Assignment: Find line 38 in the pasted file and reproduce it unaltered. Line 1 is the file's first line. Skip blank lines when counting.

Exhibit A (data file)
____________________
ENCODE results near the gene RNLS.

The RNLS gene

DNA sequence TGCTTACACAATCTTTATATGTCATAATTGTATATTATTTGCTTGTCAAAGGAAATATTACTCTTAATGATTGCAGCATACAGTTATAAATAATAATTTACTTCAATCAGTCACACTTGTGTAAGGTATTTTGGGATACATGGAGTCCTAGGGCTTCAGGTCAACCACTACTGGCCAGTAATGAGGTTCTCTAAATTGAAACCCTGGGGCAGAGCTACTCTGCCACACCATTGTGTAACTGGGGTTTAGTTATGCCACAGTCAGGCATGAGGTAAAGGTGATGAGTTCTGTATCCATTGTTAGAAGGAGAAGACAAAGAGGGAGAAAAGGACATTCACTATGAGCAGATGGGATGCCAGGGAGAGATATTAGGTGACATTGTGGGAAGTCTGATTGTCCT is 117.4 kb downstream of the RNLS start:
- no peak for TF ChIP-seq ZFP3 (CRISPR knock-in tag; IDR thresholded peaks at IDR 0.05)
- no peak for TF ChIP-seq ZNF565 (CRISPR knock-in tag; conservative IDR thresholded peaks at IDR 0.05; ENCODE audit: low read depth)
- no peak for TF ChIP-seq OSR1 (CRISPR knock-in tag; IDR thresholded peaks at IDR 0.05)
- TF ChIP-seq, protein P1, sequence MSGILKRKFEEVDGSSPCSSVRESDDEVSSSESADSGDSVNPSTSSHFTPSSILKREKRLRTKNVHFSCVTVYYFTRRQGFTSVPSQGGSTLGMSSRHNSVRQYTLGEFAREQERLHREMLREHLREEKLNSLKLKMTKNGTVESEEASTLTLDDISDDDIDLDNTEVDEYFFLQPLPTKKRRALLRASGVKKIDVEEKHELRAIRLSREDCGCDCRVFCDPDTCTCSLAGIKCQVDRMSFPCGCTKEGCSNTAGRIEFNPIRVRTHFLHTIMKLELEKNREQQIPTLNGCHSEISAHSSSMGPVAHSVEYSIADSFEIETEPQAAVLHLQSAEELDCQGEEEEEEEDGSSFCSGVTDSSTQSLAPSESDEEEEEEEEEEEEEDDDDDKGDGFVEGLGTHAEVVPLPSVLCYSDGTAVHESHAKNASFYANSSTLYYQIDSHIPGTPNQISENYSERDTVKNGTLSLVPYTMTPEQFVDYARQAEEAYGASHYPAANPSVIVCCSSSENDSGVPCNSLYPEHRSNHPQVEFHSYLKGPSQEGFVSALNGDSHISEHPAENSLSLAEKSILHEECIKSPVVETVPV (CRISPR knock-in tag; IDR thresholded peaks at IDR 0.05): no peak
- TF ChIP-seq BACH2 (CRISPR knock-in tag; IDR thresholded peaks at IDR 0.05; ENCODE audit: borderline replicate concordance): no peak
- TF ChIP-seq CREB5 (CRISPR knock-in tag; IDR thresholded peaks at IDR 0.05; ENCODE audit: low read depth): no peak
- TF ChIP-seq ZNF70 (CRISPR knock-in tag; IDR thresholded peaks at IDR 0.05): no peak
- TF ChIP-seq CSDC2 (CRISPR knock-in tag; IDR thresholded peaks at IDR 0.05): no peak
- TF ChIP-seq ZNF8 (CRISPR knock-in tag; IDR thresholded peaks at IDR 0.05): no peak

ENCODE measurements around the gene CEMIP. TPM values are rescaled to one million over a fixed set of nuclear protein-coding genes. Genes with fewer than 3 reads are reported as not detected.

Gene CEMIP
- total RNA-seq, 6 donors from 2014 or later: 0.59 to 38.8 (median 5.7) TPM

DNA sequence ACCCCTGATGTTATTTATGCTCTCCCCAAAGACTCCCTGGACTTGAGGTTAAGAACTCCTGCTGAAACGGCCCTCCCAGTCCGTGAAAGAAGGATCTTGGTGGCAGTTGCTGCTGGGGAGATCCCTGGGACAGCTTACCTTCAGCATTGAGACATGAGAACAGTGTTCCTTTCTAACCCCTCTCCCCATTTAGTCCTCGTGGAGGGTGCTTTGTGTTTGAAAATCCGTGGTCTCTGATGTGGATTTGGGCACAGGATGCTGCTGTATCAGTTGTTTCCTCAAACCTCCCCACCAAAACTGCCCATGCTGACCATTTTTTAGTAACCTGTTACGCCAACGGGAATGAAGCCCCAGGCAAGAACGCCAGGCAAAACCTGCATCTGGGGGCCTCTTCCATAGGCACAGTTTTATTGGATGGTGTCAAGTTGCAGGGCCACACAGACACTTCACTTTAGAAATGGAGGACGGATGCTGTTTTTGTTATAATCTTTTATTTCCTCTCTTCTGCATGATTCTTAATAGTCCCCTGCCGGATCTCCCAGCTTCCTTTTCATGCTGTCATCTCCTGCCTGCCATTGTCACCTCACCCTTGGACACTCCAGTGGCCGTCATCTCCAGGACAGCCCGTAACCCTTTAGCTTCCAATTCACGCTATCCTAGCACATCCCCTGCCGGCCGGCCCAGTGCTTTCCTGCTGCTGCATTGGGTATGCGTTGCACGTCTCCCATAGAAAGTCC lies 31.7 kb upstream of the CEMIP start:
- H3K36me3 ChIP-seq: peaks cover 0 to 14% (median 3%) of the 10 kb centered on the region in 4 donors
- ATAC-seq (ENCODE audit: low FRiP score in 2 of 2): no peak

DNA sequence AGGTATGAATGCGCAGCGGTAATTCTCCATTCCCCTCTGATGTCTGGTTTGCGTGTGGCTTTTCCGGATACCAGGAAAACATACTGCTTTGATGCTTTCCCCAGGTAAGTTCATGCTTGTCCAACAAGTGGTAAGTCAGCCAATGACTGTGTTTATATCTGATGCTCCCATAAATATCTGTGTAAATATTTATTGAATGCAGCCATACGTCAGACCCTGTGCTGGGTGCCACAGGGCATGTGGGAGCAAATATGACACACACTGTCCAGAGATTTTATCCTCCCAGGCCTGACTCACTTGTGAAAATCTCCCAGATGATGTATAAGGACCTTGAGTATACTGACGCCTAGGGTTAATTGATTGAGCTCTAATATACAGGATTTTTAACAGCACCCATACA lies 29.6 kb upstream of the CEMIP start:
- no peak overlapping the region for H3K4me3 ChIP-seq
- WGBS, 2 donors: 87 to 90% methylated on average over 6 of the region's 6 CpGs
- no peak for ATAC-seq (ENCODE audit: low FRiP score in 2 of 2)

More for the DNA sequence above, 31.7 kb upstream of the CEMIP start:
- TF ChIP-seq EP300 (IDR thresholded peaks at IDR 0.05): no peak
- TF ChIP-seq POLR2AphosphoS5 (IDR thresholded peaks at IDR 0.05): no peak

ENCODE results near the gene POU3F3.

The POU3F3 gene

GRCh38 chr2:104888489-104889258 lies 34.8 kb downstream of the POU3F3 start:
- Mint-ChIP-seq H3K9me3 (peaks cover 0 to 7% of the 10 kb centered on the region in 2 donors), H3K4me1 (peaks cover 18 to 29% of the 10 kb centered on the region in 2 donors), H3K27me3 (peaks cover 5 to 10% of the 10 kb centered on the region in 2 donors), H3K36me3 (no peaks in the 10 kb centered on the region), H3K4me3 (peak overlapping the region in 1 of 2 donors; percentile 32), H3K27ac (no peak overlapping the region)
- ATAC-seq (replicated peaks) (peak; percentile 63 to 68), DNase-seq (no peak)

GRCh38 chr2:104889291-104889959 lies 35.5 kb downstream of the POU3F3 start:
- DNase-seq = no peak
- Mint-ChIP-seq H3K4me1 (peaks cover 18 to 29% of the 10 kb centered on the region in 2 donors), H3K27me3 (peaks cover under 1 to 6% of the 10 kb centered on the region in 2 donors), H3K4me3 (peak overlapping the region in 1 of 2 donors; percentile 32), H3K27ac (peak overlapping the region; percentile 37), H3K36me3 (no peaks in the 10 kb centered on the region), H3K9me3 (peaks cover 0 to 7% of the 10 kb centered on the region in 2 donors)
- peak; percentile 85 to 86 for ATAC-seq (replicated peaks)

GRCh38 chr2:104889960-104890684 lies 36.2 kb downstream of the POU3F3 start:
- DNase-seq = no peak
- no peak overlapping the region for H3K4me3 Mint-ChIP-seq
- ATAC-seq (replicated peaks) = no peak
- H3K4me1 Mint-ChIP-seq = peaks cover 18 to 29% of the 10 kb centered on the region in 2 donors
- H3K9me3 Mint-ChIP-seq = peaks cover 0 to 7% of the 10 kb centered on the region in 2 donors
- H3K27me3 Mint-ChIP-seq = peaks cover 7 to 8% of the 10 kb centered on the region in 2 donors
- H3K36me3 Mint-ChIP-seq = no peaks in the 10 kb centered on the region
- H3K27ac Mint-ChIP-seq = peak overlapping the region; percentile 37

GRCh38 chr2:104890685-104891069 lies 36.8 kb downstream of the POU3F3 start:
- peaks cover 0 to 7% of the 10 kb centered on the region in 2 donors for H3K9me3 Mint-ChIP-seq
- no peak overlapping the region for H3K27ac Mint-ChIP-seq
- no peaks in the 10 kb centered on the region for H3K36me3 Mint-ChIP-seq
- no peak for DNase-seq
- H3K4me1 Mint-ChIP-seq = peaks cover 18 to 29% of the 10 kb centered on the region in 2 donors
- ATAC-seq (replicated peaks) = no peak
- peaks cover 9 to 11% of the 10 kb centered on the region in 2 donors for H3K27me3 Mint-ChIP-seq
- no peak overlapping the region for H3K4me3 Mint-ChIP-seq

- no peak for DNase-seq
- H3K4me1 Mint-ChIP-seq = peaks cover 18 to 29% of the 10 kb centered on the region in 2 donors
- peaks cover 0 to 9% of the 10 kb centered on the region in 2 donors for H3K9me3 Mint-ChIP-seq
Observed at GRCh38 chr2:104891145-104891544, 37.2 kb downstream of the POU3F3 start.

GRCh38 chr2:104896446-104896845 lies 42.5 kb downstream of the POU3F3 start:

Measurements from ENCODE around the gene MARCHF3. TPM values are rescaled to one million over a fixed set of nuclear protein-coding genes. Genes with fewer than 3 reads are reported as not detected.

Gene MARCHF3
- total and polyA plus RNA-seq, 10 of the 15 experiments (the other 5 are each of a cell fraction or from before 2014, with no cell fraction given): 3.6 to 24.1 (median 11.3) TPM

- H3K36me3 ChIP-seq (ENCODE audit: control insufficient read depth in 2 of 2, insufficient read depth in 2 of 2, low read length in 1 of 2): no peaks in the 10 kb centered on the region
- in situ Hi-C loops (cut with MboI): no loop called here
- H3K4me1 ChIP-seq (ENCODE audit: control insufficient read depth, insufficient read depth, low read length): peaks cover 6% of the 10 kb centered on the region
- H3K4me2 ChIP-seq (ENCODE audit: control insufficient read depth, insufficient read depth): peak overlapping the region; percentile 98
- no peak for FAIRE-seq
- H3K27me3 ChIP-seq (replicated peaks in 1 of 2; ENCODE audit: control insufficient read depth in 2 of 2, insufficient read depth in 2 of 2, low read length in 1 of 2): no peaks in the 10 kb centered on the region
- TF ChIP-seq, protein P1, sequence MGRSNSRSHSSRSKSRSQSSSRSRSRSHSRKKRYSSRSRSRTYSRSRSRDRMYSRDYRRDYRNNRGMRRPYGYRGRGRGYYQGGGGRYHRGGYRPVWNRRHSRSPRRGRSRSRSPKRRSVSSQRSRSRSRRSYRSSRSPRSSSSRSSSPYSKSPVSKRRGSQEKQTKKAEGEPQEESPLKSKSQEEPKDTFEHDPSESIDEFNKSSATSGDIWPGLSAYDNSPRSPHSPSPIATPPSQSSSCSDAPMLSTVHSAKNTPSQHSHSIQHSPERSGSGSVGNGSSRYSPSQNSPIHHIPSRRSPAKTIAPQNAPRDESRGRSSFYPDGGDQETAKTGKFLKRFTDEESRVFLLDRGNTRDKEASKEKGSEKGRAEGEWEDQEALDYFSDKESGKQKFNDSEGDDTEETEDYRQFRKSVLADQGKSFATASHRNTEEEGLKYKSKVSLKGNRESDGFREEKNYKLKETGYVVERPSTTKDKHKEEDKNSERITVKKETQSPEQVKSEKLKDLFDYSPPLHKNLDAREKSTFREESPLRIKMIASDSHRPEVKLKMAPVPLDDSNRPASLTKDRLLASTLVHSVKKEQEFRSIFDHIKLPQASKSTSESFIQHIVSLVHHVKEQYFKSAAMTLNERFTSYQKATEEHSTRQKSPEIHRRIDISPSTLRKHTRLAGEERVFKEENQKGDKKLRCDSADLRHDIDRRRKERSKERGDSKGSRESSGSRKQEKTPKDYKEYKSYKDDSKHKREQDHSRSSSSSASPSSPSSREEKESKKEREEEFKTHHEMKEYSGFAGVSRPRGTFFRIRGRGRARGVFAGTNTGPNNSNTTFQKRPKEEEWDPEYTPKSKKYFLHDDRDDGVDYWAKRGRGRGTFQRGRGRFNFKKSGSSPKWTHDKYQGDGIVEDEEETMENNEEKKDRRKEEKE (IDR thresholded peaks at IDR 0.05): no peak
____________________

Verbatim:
- ATAC-seq (replicated peaks) = no peak